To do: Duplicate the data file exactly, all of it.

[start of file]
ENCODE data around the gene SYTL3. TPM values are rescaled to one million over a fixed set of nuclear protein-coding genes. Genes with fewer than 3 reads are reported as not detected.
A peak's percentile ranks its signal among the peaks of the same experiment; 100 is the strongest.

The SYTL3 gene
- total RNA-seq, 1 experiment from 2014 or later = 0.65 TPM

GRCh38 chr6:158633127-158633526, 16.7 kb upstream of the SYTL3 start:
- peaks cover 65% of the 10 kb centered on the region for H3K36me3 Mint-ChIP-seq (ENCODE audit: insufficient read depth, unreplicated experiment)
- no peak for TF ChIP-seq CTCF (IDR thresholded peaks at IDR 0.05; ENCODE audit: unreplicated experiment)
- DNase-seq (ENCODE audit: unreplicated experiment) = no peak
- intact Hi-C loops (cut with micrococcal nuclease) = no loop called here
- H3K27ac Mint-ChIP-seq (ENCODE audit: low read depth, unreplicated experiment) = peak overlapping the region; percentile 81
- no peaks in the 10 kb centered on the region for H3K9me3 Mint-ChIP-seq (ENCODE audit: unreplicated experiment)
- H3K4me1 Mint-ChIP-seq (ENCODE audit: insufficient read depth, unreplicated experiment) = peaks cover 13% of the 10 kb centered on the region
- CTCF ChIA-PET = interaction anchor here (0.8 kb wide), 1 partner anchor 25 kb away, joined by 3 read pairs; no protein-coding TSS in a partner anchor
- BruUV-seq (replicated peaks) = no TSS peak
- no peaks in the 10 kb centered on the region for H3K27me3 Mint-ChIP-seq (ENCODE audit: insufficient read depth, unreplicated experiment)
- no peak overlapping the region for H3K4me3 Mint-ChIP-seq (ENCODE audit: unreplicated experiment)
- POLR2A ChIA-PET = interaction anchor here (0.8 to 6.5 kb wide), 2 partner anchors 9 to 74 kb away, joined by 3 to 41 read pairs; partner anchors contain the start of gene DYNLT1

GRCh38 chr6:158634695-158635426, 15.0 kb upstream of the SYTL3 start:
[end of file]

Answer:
ENCODE data around the gene SYTL3. TPM values are rescaled to one million over a fixed set of nuclear protein-coding genes. Genes with fewer than 3 reads are reported as not detected.
A peak's percentile ranks its signal among the peaks of the same experiment; 100 is the strongest.

The SYTL3 gene
- total RNA-seq, 1 experiment from 2014 or later = 0.65 TPM

GRCh38 chr6:158633127-158633526, 16.7 kb upstream of the SYTL3 start:
- peaks cover 65% of the 10 kb centered on the region for H3K36me3 Mint-ChIP-seq (ENCODE audit: insufficient read depth, unreplicated experiment)
- no peak for TF ChIP-seq CTCF (IDR thresholded peaks at IDR 0.05; ENCODE audit: unreplicated experiment)
- DNase-seq (ENCODE audit: unreplicated experiment) = no peak
- intact Hi-C loops (cut with micrococcal nuclease) = no loop called here
- H3K27ac Mint-ChIP-seq (ENCODE audit: low read depth, unreplicated experiment) = peak overlapping the region; percentile 81
- no peaks in the 10 kb centered on the region for H3K9me3 Mint-ChIP-seq (ENCODE audit: unreplicated experiment)
- H3K4me1 Mint-ChIP-seq (ENCODE audit: insufficient read depth, unreplicated experiment) = peaks cover 13% of the 10 kb centered on the region
- CTCF ChIA-PET = interaction anchor here (0.8 kb wide), 1 partner anchor 25 kb away, joined by 3 read pairs; no protein-coding TSS in a partner anchor
- BruUV-seq (replicated peaks) = no TSS peak
- no peaks in the 10 kb centered on the region for H3K27me3 Mint-ChIP-seq (ENCODE audit: insufficient read depth, unreplicated experiment)
- no peak overlapping the region for H3K4me3 Mint-ChIP-seq (ENCODE audit: unreplicated experiment)
- POLR2A ChIA-PET = interaction anchor here (0.8 to 6.5 kb wide), 2 partner anchors 9 to 74 kb away, joined by 3 to 41 read pairs; partner anchors contain the start of gene DYNLT1

GRCh38 chr6:158634695-158635426, 15.0 kb upstream of the SYTL3 start: